Eagle Rock Cay is “for those looking for a little bit of peace and quiet whilst still enjoying the best of the Bahamas.” In the Abacos region, in Hopetown harbor, this island can accommodate four people. Both bedrooms offer comfort and great design. The master bathroom, with its whirlpool tub and double headed shower, forms the perfect place to relax and soak up the Caribbean. From the spacious deck or in the hot tub, you can wave at passing yachts as they cruise through the calm waters, soaking up the spirit of the Caribbean. Nearby Elbow Cay is home to what is generally considered to be the world’s third biggest barrier reef. Choose to cook your catch of the day in the full kitchen. Or take advantage of the wealth of restaurants in nearby Hopetown and the neighboring islands. For an additional fee, a talented chef is available to you. Prices begin at $3600 USD per night. 
 
Let ActiveTravels know if these or other private islands are of interest to you!

 


Posted by Steve Jermanok on 01/29/20 at 06:00 AM
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Tuesday, January 28, 2020

Paint the Town Red in Kennebunkport This February

Celebrate Valentine’s Day on the Maine coast, where Kennebunkport is painting the town red for romance. Throughout the month of February, all businesses at Dock Square in downtown Kennebunkport will be decked out in red lights. Start it off this Saturday, February 1st, at The Boathouse Waterfront Hotel, which will be hosting the opening Igloo Ice Lounge party, complete with four igloos decked out in plush fur, cozy throw blankets and abundance of candles with views of the sparkling stars above, s’mores, and a dance party. On Valentine’s Day, enjoy a 3-course meal at the Burleigh, located in the Kennebunkport Inn. Two nights later, On February 16th, you can savor Bubbles and Truffles at Earth at Hidden Pond, when chocolate truffles will be paired with a flight of sparkling wines. For those looking for an over-the-top engagement, Put a Ring on It puts the Cupid Concierge on speed dial to help curate that perfect romantic weekend. The package includes an original love poem, bottle of Dom Pérignon in Waterford crystal champagne flutes, a personal photographer to capture the “big ask,” four dozen red roses and chocolate covered strawberries. Available through February 29, the package can be booked by phone at 1-207-967-1517 or email .(JavaScript must be enabled to view this email address)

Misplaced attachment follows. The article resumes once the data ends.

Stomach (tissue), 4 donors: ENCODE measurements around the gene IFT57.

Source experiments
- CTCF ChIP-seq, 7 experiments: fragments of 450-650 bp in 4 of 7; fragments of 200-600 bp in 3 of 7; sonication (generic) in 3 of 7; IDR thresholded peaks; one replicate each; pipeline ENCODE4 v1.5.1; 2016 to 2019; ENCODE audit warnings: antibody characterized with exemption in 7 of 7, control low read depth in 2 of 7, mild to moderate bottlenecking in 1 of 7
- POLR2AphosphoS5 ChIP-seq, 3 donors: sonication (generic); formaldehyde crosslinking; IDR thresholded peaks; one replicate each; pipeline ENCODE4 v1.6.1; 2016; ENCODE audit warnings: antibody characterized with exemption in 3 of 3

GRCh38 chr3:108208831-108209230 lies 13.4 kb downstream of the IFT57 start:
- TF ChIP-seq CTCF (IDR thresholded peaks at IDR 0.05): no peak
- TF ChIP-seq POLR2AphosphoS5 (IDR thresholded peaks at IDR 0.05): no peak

Posted by Steve Jermanok on 01/28/20 at 06:00 AM
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Monday, January 27, 2020

A Relaxing Stay at the Iberostar Quetzal

The first week of January, we took the kids and my mother-in-law to an all-inclusive resort just outside of Playa del Carmen called Iberostar Quetzal. Less than a 5-minute walk from the room is one of the most glorious stretches of beach in Mexico, a wide swath of spanking white sand that goes on and on and on. We would take long walks to the remote stretches of the shoreline to watch large lizards hide in the rocks, then take a dip in the heavenly ocean waters. Unlike other all-inclusive properties I’ve stayed at on the Riviera Maya, it was a short walk to both beach and the restaurants, including the ones we could venture to on the neighboring property, Iberostar Tucan. 

The jungle-like interior, replete with boardwalks over cenotes past waterfalls, was just as much a joy as walking on the beach. We would spot wonderful wildlife and birdlife including cute little agoutis, howler monkeys, the racoon-like coatis, flamingos, peacocks, cranes, large tortoises, and egrets. What a treat! We would spend most of the day down by the beach, grabbing our paella or tacos for lunch, while often listening to a live band. Then wander back to the room later in the afternoon to read on the balcony, cerveza in hand, while watching monkeys jump from branch to branch. We took a taxi into Playa del Carmen to have dinner one night, another half-day tour to the ruins of Tulum, but we were very pleased to spend most of our time under an umbrella, reading our stack of books, before another beach walk and ocean swim. A perfect warm-weather escape. 
 
If interested in an all-inclusive stay in Mexico or the Caribbean, please let ActiveTravels know and we’ll send you a list of our favorite properties. 
 

Posted by Steve Jermanok on 01/27/20 at 06:00 AM
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Tuesday, January 21, 2020

Top Travel Days of 2019, Hanging with the Monks and Buffalo in Luang Prabang, Laos

Guest Post and Photos by Amy Perry Basseches 

I started this Dream Day in January giving early morning alms to the novice monks, then I headed to the Traditional Ethnology and Arts Centre in Luang Prabang, a local enterprise founded in 2006 to promote the appreciation and transmission of Laos’ ethnic cultural heritage and livelihoods. It was fascinating to grow in my understanding of crafts from over 20 different Lao ethnic groups!